- Park, Y. K., Lee, H. B., Jeon, E.-J., Jung, H. S., & Kang, M.-H. (2004). Chaga mushroom extract inhibits oxidative DNA damage in human lymphocytes as assessed by comet assay.BioFactors,21(1-4), 109–112. (6) https://doi.org/10.1002/biof.552210120
- Arata, S., Watanabe, J., Maeda, M., Yamamoto, M., Matsuhashi, H., Mochizuki, M., Kagami, N., Honda, K., & Inagaki, M. (2016). Continuous intake of the Chaga mushroom (Inonotus obliquus) aqueous extract suppresses cancer progression and maintains body temperature in mice.Heliyon,2(5), e00111. (7) https://doi.org/10.1016/j.heliyon.2016.e00111
- Shibnev, V. A., Mishin, D. V., Garaev, T. M., Finogenova, N. P., Botikov, A. G., & Deryabin, P. G. (2011). Antiviral activity of Inonotus obliquus fungus extract towards infection caused by hepatitis C virus in cell cultures.Bulletin of Experimental Biology and Medicine,151(5), 612–614. (8) https://doi.org/10.1007/s10517-011-1395-8
- Lee, M.-G., Kwon, Y.-S., Nam, K.-S., Kim, S. Y., Hwang, I. H., Kim, S., & Jang, H. (2021). Chaga mushroom extract induces autophagy via the AMPK-mTOR signaling pathway in breast cancer cells.Journal of Ethnopharmacology,274, 114081. (9) https://doi.org/10.1016/j.jep.2021.114081
- Baek, J., Roh, H.-S., Baek, K.-H., Lee, S., Lee, S., Song, S.-S., & Kim, K. H. (2018). Bioactivity-based analysis and chemical characterization of cytotoxic constituents from Chaga mushroom (Inonotus obliquus) that induce apoptosis in human lung adenocarcinoma cells.Journal of Ethnopharmacology,224, 63–75. (10) https://doi.org/10.1016/j.jep.2018.05.025
- Youn, M.-J., Kim, J.-K., Park, S., Kim, Y., Park, C., Kim, E. S., Park, K.-I., So, H. S., & Park, R. (2009). Potential anticancer properties of the water extract of Inontus obliquus by induction of apoptosis in melanoma B16-F10 cells.Journal of Ethnopharmacology,121(2), 221–228. (11) https://doi.org/10.1016/j.jep.2008.10.016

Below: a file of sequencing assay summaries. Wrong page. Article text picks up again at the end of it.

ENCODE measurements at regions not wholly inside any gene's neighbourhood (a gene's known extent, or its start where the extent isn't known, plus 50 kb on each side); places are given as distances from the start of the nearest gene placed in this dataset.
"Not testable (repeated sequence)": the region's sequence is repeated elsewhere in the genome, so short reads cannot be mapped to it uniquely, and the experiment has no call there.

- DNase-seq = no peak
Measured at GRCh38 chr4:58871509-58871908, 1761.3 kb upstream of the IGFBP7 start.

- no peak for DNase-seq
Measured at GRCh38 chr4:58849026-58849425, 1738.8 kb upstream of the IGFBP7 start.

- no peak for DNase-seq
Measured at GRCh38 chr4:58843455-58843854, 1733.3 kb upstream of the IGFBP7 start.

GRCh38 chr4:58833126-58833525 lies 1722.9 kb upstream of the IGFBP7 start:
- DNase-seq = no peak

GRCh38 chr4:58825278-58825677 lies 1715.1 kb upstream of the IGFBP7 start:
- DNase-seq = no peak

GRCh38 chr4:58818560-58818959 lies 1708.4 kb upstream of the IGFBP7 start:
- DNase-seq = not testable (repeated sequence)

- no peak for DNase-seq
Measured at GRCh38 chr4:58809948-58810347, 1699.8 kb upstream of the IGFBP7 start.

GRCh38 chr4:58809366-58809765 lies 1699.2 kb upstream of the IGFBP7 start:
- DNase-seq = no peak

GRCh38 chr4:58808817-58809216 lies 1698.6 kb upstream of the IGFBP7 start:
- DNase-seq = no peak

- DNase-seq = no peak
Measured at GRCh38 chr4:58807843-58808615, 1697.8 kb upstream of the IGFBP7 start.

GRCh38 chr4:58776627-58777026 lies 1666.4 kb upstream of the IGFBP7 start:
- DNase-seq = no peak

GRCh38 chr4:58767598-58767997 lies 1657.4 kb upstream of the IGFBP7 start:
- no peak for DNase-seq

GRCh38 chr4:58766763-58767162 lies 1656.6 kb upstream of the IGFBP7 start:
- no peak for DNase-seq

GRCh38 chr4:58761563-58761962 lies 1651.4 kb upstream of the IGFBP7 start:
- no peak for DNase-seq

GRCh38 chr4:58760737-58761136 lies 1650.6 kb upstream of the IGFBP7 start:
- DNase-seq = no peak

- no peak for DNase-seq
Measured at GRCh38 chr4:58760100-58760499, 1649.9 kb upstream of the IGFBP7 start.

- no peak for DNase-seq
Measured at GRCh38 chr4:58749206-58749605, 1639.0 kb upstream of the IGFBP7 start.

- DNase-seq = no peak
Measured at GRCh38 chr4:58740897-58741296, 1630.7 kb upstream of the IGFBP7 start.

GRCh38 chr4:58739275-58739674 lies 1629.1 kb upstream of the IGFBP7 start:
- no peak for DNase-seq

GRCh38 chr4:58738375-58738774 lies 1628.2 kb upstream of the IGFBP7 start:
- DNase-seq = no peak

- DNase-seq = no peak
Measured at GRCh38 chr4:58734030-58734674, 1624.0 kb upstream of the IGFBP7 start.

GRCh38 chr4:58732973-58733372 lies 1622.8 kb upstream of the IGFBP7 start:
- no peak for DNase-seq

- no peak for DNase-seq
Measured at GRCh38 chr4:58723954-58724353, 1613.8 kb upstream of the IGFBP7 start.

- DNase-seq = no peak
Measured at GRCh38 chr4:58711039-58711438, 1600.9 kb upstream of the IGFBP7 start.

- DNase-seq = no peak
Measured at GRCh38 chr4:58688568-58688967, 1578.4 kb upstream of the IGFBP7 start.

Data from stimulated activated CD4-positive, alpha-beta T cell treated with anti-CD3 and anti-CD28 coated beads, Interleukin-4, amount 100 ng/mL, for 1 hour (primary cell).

- Kang, J.-H., Jang, J.-E., Mishra, S. K., Lee, H.-J., Nho, C. W., Shin, D., Jin, M., Kim, M. K., Choi, C., & Oh, S. H. (2015). Ergosterol peroxide from Chaga mushroom (Inonotus obliquus) exhibits anti-cancer activity by down-regulation of the β-catenin pathway in colorectal cancer.Journal of Ethnopharmacology,173, 303–312. (12) https://doi.org/10.1016/j.jep.2015.07.030
- Chung, M. J., Chung, C. K., Jeong, Y., & Ham, S. S. (2010). Anticancer activity of subfractions containing pure compounds of Chaga mushroom (Inonotus obliquus) extract in human cancer cells and in Balbc/c mice bearing Sarcoma-180 cells.Nutrition research and practice,4(3), 177–182. (13) https://doi.org/10.4162/nrp.2010.4.3.177
- Lee, M.-G., Kwon, Y.-S., Nam, K.-S., Kim, S. Y., Hwang, I. H., Kim, S., & Jang, H. (2021). Chaga mushroom extract induces autophagy via the AMPK-mTOR signaling pathway in breast cancer cells.Journal of Ethnopharmacology,274, 114081. (14) https://doi.org/10.1016/j.jep.2021.114081
- Kim Y. R. (2005). Immunomodulatory Activity of the Water Extract from Medicinal Mushroom Inonotus obliquus. Mycobiology,33(3), 158–162. (15) https://doi.org/10.4489/MYCO.2005.33.3.158